TGIF! I think this is one week where we can all be thankful that it's Friday. The financial services industry has been the subject of a drama that started about two weeks ago with the government takeover of Fannie Mae and Freddie Mac. This week, Bank of America did an about face and re-entered the investment banking game by acquiring/saving Merrill Lynch. Barclays stepped in and gave a hand to bankrupt Lehman Brothers. Morgan Stanley is reported to be looking for a buyer and is considering Wachovia. Now we hear news that Washington Mutual is likely to be rescued by Citi. ... Woohoo? And need I mention AIG?These are historic times. I agree with analysts who say we are witnessing the most significant reshuffling of the financial services industry since the Great Depression. The Feds are trying to move quickly to stop the hemorrhaging, announcing that they are putting a temporary freeze on short-selling of company stock and are looking at ways to keep money market mutual funds afloat.
This being Bank Systems & TECHNOLOGY, I'm obliged to throw some kind of tech angle into the mix here. It's simply this: technology is not necessarily at fault for the financial meltdown we are now witnessing-it's a people problem. BS&T had been following the crisis as early as August 2007 and has always maintained that no matter how sophisticated your risk mitigation and analytics technologies, they won't amount to anything if the people in charge choose to ignore the warnings that are right before their eyes.
Banks and all the parties involved were living high on the hog during the heyday of subprime lending. The money kept rolling in and they chose short-term gain over long-term stability and ignored the growing tsunami looming just over their shoulders. It's human nature to want instant gratification, after all.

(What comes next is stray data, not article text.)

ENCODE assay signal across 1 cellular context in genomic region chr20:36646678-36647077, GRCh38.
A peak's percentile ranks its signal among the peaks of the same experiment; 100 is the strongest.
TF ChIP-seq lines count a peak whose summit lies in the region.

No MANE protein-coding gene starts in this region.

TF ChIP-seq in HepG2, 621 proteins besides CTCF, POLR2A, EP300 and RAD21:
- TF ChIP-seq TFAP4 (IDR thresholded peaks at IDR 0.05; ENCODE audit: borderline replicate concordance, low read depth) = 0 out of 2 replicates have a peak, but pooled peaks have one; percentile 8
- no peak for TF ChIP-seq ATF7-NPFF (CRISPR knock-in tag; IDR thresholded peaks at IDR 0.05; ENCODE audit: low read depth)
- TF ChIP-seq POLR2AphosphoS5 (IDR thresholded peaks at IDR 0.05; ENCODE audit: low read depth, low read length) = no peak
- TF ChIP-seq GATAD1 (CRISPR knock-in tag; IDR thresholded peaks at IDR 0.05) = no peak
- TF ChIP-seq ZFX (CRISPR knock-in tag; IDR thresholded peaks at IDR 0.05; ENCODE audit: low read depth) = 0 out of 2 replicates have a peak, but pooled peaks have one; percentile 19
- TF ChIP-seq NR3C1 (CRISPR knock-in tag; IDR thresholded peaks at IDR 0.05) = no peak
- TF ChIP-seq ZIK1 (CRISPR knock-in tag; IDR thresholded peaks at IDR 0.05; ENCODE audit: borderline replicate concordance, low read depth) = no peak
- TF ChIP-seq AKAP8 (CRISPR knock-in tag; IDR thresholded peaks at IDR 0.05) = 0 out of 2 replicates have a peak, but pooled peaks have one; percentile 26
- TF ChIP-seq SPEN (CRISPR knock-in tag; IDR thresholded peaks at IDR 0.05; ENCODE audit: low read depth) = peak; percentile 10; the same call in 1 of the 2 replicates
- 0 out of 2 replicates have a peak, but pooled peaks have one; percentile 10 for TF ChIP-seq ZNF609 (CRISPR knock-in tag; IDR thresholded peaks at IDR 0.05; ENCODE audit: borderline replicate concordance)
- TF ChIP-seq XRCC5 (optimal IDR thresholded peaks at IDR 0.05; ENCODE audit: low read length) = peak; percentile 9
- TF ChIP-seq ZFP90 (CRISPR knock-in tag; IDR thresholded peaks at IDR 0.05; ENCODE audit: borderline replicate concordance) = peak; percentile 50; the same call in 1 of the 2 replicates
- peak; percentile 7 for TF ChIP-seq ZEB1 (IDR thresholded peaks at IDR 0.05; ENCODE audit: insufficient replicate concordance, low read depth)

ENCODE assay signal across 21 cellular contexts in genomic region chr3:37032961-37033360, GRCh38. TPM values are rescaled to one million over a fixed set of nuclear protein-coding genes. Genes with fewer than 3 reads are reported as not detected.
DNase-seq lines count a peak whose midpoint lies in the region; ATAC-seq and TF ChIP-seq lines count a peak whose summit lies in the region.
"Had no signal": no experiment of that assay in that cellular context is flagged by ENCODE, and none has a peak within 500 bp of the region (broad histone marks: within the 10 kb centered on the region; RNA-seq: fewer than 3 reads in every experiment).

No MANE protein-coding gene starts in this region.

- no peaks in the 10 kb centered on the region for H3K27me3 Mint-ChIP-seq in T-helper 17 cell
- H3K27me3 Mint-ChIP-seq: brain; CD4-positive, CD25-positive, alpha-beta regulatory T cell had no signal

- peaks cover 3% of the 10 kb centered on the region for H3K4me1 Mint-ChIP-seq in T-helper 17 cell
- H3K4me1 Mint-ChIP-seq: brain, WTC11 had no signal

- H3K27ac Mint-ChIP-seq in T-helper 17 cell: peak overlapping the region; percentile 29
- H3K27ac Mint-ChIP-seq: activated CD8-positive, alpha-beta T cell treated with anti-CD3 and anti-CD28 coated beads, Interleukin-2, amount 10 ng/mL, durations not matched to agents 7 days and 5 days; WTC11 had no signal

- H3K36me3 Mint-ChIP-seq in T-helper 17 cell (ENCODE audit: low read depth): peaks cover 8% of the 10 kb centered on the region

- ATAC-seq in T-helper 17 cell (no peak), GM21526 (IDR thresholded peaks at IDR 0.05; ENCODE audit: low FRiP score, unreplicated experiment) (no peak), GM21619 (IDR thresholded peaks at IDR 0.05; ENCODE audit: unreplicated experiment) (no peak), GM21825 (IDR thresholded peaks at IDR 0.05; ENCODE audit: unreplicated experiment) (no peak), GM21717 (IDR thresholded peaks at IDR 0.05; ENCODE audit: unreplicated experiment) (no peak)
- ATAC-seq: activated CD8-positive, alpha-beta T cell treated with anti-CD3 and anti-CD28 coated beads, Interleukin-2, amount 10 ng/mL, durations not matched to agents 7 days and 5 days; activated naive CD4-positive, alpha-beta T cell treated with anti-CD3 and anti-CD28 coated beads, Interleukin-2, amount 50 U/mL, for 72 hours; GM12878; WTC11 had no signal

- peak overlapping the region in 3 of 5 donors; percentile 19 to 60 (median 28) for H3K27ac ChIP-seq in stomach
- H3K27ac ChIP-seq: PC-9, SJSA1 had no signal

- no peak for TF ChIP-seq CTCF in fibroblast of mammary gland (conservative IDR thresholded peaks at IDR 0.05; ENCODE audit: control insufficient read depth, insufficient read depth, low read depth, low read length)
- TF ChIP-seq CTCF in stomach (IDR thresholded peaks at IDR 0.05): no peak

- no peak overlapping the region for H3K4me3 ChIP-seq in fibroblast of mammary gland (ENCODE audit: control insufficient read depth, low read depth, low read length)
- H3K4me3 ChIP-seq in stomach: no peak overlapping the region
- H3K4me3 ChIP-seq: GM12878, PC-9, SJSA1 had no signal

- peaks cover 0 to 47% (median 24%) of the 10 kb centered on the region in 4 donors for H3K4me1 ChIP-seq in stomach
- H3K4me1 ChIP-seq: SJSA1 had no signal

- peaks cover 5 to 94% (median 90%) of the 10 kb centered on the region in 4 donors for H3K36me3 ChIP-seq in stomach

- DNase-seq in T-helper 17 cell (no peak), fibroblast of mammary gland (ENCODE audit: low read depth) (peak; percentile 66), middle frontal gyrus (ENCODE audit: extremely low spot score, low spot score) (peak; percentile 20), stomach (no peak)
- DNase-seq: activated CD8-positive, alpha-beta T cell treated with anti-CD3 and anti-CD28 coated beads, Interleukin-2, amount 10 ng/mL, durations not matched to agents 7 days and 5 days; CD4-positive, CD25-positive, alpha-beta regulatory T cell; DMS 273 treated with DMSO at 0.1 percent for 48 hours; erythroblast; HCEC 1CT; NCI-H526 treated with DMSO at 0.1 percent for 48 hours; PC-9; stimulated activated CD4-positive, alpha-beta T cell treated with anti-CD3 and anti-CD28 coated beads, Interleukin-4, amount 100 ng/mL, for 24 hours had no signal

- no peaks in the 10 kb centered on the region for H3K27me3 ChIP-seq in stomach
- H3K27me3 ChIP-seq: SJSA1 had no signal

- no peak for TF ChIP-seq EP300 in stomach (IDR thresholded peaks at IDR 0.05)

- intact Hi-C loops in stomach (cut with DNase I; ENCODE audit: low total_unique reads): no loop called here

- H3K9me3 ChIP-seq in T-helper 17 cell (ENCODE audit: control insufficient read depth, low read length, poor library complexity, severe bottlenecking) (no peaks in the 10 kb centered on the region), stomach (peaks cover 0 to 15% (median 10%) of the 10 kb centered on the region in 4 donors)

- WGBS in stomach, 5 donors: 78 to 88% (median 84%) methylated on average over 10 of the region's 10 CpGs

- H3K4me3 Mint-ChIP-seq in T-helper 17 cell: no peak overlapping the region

Now the wave has crested and it's starting to break, pulling dozens of financial institutions under. It might just turn out, however, that of all the entities involved that the banks will emerge on top as they absorb A-list companies from the investment banking world. And there are still those banks, many of them community institutions, that have weathered the storm fairly well because they strictly adhered to their risk models. I like to think the financial services industry will ultimately be strengthened by this mess. But until the waters finally recede, institutions will continue to contend with the rip current.
I still believe the industry is capable of policing itself. Most of the regulations on the books are good-they just weren't enforced well. So rather than implementing more regulations on the already over burdened banks, there should be a concerted effort to actually enforce them. After all, once Congress becomes more involved, it's likely their solutions will consist of further regulations, along with the usual finger-pointing.
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